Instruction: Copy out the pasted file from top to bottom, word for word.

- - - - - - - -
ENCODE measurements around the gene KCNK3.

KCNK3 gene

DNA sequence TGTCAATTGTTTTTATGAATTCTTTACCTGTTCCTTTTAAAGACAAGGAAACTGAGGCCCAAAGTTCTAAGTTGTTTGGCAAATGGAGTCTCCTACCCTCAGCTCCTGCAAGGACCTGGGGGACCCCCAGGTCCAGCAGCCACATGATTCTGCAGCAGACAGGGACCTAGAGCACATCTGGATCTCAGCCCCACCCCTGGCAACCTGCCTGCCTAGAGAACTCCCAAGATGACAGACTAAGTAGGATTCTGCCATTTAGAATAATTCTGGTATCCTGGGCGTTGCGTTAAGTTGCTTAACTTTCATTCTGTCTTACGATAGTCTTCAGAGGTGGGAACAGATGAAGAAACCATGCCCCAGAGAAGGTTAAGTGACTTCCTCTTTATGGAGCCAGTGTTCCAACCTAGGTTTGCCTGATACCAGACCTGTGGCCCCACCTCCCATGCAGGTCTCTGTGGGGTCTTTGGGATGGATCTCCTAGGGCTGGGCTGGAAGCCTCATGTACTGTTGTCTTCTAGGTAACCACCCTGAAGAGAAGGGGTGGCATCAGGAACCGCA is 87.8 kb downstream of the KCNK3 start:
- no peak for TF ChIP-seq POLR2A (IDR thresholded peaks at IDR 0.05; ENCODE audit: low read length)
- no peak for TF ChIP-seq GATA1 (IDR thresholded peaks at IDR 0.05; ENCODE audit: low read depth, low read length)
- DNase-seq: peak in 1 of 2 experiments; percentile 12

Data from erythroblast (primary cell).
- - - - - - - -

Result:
ENCODE measurements around the gene KCNK3.

KCNK3 gene

DNA sequence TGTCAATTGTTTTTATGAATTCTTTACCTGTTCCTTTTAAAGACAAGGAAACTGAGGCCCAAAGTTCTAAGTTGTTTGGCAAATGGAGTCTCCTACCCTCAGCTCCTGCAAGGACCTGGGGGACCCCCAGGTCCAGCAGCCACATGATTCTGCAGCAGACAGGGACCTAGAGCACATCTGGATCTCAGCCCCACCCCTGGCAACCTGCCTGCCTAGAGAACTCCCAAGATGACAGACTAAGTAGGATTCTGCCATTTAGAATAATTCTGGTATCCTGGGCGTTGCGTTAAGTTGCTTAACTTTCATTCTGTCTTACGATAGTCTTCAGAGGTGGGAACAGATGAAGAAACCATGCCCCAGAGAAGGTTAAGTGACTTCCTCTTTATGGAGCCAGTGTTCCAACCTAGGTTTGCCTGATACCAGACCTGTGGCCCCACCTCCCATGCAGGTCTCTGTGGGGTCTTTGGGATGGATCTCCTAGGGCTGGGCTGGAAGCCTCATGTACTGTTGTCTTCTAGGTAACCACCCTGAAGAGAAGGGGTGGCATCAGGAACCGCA is 87.8 kb downstream of the KCNK3 start:
- no peak for TF ChIP-seq POLR2A (IDR thresholded peaks at IDR 0.05; ENCODE audit: low read length)
- no peak for TF ChIP-seq GATA1 (IDR thresholded peaks at IDR 0.05; ENCODE audit: low read depth, low read length)
- DNase-seq: peak in 1 of 2 experiments; percentile 12

Data from erythroblast (primary cell).